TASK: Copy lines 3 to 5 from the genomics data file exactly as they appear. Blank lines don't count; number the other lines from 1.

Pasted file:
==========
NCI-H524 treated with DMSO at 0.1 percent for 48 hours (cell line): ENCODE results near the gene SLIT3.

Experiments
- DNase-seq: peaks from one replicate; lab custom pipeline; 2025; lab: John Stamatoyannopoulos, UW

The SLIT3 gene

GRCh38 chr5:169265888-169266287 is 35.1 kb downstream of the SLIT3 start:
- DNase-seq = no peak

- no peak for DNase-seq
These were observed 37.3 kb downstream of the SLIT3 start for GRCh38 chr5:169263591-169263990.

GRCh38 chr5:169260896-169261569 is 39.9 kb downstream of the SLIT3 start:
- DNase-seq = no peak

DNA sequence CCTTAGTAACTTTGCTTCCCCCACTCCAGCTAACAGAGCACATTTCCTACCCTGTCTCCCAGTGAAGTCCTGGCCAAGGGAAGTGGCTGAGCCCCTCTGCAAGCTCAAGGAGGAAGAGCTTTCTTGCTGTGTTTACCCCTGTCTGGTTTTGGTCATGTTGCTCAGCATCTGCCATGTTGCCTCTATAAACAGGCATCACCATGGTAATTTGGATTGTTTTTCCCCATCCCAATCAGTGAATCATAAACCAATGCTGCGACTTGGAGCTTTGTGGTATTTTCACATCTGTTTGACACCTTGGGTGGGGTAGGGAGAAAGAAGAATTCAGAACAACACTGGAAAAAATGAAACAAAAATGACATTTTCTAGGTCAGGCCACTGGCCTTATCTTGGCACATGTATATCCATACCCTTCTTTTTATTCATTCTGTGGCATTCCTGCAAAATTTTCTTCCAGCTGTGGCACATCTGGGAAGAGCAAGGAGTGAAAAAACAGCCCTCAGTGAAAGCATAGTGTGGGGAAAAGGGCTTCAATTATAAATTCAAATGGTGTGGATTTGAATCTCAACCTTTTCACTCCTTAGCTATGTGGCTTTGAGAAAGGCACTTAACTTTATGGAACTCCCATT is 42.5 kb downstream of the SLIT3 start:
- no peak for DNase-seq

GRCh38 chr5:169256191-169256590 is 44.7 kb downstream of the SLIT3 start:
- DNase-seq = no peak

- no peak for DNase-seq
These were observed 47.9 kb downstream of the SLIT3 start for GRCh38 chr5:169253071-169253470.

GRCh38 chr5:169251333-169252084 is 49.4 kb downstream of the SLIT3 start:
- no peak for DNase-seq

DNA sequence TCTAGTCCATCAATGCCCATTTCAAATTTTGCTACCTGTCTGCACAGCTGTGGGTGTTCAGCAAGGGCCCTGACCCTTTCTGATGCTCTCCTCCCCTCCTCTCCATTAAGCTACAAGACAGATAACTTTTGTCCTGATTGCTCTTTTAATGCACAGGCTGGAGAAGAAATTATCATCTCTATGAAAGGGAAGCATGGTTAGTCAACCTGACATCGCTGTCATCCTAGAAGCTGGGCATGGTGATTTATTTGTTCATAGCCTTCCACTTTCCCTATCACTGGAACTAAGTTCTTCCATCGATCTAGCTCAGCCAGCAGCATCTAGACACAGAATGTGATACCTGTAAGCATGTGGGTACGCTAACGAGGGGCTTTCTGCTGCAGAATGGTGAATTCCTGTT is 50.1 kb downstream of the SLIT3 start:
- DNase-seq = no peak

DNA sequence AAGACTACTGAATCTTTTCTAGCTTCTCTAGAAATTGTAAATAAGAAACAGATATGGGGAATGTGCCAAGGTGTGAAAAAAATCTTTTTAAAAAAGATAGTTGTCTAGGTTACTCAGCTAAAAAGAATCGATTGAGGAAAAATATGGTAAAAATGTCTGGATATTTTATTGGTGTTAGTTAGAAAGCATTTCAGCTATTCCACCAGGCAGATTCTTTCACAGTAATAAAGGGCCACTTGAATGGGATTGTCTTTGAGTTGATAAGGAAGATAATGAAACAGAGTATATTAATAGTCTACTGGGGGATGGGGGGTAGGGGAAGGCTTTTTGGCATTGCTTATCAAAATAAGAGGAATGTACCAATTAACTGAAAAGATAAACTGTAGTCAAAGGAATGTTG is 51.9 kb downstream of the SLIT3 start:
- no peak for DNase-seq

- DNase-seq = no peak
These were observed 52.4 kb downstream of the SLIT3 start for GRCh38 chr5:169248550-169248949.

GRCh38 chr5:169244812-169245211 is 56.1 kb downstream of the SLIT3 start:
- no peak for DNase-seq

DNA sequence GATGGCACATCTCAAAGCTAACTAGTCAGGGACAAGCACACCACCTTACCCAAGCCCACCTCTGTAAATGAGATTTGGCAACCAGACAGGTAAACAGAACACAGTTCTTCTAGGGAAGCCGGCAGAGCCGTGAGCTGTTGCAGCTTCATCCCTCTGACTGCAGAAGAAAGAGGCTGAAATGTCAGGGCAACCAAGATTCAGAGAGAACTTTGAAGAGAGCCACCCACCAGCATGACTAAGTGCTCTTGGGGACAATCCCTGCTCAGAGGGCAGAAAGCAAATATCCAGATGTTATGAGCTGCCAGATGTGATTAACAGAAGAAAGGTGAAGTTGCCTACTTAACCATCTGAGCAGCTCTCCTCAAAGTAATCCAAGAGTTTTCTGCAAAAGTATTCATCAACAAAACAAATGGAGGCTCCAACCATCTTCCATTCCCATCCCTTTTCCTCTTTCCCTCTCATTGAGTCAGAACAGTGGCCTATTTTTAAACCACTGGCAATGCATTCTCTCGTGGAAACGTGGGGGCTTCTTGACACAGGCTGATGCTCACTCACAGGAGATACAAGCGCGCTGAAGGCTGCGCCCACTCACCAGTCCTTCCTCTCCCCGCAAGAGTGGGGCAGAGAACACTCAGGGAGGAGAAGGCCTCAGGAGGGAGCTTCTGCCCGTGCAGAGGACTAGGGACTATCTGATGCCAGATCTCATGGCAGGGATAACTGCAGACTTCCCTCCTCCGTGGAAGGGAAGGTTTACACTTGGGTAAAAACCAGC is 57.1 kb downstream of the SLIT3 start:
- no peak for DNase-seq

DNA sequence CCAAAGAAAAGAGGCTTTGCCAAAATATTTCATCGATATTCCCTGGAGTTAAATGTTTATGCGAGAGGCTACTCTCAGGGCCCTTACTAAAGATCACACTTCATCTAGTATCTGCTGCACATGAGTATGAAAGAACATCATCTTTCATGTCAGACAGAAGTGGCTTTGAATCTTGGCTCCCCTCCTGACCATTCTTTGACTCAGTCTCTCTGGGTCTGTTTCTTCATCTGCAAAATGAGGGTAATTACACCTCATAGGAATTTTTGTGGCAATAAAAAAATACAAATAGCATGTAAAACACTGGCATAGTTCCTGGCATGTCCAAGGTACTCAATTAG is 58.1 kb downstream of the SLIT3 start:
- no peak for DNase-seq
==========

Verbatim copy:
- DNase-seq: peaks from one replicate; lab custom pipeline; 2025; lab: John Stamatoyannopoulos, UW

The SLIT3 gene

GRCh38 chr5:169265888-169266287 is 35.1 kb downstream of the SLIT3 start: